1882 Ceramics - Functional Art for the Home

1882 ceramics are stocked by our nearby chums at the Hauser & Wirth Gallery in delightful Bruton, Somerset. Considering some of the pieces created by 1882, much of what they produce wouldn't look out of place as exhibits (more later). As for some of the exhibits, well, eye of the beholder and all that.

Where's the transcendence?
This doesn't happen at H&A, which is genuinely a delightful space and has many wonderful exhibitions, but I often feel like I've been lectured after I've made a lap around a contemporary art gallery. Where's the transcendence? I'm here for transcendence not reprimands.
Resurgence of The Potteries
Let's return to 1882. What is 1882? 1882 is all about the continued resurgence of The Potteries in Stoke-on-Trent as a design-led ceramic powerhouse.

Formed by fourth and fifth-generation members of the famous Johnson Brothers pottery dynasty, 1882 designs and creates pieces that 'highlight the centuries of industrial heritage craft skills and knowledge that reside in the heart of the British ceramics industry, Stoke-on-Trent'.  1882 is the year that Johnson Brothers began producing ceramics in The Potteries. (What happened to the original Johnson Brothers? Terrifyingly, manufacturing of Johnson Brothers tableware was transferred to China in 2003 by owners Wedgwood. The result was the loss of one thousand jobs and a great name in British ceramics.)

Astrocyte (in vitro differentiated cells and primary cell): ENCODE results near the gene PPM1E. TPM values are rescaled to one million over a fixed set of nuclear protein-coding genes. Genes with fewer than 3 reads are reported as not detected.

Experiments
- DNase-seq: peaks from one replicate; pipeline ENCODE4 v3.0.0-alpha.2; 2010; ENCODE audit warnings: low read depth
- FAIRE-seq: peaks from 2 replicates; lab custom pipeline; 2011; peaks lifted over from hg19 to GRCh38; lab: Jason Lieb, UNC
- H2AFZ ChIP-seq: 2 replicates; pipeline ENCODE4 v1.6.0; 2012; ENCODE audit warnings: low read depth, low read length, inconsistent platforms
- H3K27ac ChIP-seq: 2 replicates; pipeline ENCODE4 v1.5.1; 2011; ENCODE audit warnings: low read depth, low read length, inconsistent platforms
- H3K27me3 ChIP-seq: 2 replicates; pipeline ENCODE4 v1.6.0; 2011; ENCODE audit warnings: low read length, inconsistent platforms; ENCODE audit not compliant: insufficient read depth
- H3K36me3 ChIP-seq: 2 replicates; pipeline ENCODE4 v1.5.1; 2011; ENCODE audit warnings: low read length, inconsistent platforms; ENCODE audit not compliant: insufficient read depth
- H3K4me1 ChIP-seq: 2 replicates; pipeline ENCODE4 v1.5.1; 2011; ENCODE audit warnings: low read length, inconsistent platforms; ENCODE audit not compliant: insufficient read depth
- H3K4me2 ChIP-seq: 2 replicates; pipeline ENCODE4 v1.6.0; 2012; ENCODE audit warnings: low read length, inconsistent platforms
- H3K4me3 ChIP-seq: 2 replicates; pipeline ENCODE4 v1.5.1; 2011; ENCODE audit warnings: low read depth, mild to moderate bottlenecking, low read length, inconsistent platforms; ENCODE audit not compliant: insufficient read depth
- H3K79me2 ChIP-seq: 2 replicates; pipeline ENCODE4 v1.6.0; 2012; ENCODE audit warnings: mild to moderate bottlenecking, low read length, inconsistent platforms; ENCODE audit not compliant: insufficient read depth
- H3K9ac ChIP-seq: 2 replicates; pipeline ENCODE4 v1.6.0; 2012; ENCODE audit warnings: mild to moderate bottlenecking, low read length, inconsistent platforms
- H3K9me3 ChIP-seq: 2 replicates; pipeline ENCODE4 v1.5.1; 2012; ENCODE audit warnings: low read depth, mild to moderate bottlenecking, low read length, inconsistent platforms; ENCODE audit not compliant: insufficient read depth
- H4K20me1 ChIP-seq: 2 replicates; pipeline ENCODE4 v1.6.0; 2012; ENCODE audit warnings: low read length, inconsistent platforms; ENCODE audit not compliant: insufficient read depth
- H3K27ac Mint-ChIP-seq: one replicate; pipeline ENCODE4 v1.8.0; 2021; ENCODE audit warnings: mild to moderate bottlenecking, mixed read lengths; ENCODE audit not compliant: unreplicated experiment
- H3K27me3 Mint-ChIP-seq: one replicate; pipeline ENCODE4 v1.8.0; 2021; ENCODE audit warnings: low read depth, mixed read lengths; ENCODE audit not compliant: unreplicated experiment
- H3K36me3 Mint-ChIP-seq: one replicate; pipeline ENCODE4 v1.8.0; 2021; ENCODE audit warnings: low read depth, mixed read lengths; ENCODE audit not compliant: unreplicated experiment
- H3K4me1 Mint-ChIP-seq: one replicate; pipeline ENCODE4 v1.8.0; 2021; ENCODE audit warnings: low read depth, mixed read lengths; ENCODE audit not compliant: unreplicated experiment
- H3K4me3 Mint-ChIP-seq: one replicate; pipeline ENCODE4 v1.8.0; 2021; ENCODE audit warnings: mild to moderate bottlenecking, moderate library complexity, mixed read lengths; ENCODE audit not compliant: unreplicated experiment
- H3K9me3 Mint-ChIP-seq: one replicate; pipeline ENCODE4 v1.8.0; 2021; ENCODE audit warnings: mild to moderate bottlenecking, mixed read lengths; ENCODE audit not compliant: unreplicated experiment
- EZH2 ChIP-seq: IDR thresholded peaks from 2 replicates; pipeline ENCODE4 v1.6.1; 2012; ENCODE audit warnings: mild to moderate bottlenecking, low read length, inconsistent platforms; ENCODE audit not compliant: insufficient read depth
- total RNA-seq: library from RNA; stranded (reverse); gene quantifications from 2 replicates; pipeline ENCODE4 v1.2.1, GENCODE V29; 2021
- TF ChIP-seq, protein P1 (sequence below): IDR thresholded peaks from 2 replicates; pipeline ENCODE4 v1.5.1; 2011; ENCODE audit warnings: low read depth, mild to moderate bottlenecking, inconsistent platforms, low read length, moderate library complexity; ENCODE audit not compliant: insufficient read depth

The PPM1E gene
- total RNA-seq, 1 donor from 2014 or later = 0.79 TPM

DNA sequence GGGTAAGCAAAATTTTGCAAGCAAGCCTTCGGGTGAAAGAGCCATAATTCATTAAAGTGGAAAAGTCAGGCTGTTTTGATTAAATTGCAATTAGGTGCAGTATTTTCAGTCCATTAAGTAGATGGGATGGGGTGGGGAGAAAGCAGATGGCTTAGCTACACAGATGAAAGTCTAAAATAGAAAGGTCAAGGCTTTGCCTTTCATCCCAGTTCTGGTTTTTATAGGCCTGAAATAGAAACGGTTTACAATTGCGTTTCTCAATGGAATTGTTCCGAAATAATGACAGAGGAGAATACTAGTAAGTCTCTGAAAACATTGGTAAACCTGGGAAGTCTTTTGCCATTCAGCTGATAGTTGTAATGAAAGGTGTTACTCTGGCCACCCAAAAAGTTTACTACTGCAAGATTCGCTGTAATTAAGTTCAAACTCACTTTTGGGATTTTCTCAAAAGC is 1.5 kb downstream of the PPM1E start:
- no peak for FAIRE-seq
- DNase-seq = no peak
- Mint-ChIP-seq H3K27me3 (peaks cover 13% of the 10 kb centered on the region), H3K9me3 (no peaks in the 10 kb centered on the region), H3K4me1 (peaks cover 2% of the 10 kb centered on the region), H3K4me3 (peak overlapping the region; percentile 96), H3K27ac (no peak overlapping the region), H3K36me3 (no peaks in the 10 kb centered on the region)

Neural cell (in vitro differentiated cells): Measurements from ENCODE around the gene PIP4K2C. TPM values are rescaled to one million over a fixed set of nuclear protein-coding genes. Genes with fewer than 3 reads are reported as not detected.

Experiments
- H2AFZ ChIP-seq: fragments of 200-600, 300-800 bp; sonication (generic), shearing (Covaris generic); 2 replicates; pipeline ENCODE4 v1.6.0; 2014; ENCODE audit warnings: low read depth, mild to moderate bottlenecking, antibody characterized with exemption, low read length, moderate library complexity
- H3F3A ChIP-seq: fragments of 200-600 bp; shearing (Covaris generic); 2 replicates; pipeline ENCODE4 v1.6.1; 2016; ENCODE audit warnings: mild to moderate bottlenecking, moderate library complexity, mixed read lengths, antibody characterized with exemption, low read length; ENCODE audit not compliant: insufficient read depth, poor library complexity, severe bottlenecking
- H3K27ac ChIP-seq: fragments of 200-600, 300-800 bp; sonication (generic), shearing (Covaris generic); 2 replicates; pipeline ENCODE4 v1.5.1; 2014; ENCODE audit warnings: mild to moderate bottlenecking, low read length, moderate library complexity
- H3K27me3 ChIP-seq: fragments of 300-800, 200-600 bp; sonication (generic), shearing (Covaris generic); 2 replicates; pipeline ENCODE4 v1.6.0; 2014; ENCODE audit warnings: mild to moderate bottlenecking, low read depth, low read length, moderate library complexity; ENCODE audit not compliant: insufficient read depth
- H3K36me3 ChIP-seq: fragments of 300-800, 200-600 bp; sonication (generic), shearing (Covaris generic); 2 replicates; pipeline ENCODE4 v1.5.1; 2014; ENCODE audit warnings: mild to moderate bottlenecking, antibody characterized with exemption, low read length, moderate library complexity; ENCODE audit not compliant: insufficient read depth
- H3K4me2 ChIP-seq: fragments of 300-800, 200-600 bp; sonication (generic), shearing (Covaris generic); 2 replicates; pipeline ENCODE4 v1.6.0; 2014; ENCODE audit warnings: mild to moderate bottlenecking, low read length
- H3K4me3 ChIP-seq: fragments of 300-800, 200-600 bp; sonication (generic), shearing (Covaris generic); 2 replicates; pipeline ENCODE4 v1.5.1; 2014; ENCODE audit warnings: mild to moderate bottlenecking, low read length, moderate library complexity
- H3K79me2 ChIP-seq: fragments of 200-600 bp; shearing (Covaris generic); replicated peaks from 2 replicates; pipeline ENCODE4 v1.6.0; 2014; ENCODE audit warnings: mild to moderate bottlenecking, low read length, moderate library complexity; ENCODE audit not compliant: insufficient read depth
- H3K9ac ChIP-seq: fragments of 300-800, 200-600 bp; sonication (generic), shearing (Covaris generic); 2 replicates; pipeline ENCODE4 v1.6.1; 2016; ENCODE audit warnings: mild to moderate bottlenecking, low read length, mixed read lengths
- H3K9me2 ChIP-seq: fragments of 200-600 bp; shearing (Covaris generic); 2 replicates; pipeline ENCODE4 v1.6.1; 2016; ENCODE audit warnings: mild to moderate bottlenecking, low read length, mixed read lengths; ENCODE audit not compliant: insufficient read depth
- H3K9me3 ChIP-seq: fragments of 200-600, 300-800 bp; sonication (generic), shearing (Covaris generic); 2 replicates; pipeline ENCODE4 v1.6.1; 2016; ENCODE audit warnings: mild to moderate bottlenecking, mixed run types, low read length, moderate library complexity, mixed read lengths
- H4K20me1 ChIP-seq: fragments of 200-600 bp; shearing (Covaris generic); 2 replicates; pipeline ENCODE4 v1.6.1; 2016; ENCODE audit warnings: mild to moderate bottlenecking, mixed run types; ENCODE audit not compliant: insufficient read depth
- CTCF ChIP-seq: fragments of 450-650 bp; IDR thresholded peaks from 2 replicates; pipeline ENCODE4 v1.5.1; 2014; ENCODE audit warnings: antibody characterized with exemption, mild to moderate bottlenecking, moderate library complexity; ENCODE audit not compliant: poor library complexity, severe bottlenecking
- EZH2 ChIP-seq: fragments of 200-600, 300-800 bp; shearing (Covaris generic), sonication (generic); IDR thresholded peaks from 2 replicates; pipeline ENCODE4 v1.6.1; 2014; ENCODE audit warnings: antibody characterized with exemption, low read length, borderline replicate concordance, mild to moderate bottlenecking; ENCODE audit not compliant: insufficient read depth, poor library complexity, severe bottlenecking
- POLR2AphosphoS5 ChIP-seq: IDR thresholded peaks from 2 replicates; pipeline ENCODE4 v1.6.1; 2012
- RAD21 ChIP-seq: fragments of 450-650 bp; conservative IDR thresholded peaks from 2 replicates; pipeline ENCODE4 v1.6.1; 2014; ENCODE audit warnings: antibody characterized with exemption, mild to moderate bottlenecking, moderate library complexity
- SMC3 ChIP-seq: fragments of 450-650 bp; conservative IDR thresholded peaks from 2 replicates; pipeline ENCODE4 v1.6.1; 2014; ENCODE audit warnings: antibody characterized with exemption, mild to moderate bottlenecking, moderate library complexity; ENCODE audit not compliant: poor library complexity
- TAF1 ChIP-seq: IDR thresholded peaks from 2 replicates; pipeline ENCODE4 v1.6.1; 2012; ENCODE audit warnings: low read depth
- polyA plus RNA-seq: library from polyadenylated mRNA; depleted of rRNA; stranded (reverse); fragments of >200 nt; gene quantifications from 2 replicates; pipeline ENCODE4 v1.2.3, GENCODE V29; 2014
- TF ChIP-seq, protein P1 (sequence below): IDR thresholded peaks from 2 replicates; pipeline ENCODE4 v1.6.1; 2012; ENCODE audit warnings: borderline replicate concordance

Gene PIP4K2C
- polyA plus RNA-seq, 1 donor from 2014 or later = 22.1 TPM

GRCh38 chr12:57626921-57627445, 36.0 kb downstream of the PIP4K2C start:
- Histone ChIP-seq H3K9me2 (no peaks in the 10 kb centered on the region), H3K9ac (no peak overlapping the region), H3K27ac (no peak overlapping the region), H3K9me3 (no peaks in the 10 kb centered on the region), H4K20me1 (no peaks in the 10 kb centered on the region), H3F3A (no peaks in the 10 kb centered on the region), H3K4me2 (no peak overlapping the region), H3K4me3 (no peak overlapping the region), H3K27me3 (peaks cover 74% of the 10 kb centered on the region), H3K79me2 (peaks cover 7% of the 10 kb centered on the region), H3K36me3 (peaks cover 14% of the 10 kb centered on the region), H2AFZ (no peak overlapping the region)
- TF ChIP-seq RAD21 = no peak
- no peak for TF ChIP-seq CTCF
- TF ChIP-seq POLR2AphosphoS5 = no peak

Utilising their acquired knowledge and experience, 1882 strives to bring in the best designers to challenge their makers and 'test the bounds of the material' in their ceramic production processes.

Amongst others, 1882 has collaborated with the artists and designers Barnaby BarfordMax Lamb, Faye Toogood and Kiki van Eijk. In 2015, the V &A installed the Tower of Babel (below) — designed by Barnaby Barford — a tower of 3000 shops, each handmade by the craftsman at 1882. The shops were then sold by the V & A.

For the Home

Available for your home, you can turn up the dial from classic to full-on experimental collections of 1882 tableware.

Crockery with Max Lamb (top and below) is a collection of fine bone china made from hand-carved models and slip-cast in moulds with a biscuit exterior and glazed interior. Little works of art.

For the purist, the timeless White with 1882 Ltd is designed by a Johnson — Chris Johnson. The collection is made in Stoke-on-Trent, England, from fine bone china.


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